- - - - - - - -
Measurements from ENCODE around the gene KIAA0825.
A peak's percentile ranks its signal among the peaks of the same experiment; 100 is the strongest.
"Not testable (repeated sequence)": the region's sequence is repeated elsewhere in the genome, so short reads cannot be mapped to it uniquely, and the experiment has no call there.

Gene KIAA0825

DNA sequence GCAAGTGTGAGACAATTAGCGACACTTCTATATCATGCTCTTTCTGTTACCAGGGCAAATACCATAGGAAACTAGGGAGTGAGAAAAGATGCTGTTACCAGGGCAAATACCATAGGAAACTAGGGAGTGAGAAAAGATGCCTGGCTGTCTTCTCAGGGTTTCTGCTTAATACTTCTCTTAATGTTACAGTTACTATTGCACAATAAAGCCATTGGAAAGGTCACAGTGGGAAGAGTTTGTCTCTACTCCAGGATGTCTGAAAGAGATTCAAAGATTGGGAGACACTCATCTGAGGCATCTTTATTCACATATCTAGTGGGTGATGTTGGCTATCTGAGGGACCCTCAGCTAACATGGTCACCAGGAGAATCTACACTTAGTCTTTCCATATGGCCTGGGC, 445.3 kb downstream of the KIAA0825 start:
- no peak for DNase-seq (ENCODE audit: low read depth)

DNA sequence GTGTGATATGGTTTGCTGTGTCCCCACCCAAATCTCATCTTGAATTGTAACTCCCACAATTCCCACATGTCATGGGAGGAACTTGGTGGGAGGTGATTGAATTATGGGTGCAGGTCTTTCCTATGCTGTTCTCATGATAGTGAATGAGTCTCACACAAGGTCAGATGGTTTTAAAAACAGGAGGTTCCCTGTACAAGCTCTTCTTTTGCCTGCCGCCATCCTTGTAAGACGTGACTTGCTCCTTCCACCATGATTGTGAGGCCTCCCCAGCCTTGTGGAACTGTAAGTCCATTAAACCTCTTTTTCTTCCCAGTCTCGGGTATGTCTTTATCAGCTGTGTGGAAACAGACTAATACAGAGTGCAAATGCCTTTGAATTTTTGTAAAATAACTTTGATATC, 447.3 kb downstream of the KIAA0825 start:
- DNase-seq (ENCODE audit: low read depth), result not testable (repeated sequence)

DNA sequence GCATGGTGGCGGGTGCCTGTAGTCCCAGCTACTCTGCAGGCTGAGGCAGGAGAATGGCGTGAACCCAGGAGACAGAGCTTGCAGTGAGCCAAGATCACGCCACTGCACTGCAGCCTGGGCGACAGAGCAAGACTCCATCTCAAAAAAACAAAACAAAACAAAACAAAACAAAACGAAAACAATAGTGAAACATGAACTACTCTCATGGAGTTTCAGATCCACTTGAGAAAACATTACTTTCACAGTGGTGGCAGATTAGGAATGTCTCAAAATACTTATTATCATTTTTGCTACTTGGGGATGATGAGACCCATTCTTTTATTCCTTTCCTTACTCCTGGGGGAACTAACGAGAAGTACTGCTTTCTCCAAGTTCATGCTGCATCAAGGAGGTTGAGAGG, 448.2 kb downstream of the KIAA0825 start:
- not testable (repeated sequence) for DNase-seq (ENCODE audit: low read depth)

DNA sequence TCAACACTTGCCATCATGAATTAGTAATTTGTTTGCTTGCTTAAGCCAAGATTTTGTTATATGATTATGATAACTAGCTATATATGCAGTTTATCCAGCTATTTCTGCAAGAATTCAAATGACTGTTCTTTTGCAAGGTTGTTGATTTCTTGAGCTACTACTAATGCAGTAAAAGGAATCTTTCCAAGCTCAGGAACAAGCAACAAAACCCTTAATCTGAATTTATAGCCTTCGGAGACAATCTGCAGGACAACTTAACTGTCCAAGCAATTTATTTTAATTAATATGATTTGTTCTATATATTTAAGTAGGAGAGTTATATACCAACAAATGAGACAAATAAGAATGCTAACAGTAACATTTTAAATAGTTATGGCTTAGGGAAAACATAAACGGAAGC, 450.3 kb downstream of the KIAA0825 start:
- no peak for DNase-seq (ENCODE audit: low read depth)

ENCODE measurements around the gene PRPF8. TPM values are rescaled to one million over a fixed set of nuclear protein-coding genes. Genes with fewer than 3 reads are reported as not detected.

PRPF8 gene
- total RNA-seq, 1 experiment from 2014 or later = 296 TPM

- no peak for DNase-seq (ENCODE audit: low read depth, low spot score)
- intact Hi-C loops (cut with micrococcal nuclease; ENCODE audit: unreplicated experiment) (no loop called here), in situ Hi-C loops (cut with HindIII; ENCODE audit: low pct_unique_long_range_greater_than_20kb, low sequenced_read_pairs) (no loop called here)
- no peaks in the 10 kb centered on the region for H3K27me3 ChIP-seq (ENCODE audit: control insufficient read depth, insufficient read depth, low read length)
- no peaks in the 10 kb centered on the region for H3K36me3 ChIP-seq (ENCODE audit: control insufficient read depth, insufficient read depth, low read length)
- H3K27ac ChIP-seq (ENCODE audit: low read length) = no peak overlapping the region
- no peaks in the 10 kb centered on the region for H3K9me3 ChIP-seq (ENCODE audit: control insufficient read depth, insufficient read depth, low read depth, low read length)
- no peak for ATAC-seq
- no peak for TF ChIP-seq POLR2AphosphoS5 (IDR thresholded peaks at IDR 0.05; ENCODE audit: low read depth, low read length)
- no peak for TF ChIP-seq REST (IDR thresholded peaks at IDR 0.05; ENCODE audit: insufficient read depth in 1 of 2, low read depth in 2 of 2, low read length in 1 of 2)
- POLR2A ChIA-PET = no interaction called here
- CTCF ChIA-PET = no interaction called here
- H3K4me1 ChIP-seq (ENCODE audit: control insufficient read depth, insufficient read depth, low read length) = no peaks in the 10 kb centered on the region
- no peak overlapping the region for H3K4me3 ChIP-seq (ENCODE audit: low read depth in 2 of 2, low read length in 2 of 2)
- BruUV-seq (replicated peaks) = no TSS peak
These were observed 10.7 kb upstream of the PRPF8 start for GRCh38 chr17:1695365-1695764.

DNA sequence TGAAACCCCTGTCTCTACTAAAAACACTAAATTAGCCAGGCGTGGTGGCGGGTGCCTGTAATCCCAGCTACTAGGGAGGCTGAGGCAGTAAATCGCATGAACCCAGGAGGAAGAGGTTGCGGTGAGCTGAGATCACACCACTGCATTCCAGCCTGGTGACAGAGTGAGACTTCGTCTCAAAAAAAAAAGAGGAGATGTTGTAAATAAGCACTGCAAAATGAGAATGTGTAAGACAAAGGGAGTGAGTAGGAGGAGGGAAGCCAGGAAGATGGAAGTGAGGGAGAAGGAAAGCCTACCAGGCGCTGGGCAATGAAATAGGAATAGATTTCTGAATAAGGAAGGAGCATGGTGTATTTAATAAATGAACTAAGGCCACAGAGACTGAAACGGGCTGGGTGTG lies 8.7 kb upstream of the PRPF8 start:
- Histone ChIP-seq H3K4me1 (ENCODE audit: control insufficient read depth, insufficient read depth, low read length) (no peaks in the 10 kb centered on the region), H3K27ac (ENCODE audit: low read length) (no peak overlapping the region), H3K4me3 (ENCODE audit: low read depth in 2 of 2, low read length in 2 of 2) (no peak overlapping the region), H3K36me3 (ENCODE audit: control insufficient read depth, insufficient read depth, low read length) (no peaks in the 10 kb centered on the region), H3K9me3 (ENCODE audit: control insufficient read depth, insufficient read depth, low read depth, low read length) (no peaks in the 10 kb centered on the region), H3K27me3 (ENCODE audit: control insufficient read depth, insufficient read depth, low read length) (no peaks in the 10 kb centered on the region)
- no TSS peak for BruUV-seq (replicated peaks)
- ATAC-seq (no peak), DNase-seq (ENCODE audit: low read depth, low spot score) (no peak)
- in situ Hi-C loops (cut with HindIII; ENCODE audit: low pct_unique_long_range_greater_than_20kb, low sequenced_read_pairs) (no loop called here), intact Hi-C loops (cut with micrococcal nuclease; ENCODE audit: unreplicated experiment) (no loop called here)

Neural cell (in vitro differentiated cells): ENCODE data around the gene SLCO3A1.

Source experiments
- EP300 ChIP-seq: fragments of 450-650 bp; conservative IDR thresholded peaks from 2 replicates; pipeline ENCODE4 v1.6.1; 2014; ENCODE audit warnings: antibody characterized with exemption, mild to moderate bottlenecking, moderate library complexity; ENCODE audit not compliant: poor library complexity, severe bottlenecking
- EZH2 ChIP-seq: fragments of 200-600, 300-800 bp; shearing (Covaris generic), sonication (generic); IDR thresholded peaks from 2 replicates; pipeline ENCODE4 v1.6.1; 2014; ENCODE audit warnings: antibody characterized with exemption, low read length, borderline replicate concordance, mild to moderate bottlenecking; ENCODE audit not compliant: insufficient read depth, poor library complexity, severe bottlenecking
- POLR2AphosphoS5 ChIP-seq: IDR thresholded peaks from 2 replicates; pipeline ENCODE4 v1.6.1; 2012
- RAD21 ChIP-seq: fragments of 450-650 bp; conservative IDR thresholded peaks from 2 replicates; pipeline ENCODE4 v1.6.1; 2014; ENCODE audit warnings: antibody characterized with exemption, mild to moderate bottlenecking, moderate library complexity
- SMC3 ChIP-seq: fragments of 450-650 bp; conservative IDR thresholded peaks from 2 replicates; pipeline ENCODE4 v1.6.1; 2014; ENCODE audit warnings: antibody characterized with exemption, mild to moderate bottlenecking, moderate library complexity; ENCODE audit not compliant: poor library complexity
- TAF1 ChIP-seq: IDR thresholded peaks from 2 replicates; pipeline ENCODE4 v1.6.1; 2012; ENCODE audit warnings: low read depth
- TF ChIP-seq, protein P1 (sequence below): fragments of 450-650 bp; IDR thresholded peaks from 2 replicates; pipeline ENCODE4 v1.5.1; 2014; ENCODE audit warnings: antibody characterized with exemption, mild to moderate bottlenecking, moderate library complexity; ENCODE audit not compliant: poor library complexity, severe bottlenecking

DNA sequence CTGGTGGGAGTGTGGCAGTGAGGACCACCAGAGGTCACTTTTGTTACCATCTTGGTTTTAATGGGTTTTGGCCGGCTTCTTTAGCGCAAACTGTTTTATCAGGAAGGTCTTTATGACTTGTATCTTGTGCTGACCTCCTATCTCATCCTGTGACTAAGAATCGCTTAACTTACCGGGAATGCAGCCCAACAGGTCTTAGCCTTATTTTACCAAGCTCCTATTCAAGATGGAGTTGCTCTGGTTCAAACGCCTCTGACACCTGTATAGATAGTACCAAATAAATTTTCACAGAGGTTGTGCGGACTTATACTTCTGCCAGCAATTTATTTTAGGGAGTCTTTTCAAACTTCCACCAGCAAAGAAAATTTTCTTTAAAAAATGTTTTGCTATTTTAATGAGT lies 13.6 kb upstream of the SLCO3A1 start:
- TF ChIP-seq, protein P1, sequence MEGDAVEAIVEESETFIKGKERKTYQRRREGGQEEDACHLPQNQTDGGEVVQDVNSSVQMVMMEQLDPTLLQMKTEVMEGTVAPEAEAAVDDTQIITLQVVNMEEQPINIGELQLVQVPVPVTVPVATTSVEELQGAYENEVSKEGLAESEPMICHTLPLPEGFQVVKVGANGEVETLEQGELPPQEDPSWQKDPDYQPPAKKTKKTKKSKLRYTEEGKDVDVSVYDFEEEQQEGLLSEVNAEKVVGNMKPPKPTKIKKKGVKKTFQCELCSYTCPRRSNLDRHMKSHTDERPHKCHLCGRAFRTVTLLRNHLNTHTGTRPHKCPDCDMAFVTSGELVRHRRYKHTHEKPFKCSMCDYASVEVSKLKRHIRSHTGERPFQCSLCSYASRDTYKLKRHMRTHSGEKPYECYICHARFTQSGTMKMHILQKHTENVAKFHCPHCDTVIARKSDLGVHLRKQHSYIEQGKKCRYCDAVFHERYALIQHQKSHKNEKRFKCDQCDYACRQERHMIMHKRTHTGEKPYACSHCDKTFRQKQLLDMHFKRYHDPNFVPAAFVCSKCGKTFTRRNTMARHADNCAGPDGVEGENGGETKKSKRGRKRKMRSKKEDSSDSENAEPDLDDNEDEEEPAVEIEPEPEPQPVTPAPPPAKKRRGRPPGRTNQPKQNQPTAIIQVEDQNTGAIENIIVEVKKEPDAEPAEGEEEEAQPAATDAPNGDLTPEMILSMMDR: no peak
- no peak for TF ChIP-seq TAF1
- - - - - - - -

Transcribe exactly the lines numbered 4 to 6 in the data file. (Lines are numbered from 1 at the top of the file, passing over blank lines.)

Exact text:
Gene KIAA0825

DNA sequence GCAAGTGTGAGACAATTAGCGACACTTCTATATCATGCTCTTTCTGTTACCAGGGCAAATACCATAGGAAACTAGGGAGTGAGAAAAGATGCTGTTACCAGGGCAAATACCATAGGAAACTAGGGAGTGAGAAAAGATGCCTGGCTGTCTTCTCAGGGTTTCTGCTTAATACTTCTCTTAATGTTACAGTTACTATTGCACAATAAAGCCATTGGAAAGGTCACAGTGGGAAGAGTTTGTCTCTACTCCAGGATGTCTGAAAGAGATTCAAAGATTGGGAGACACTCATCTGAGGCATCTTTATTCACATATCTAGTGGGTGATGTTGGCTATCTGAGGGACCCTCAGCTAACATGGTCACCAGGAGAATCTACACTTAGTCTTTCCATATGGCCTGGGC, 445.3 kb downstream of the KIAA0825 start:
- no peak for DNase-seq (ENCODE audit: low read depth)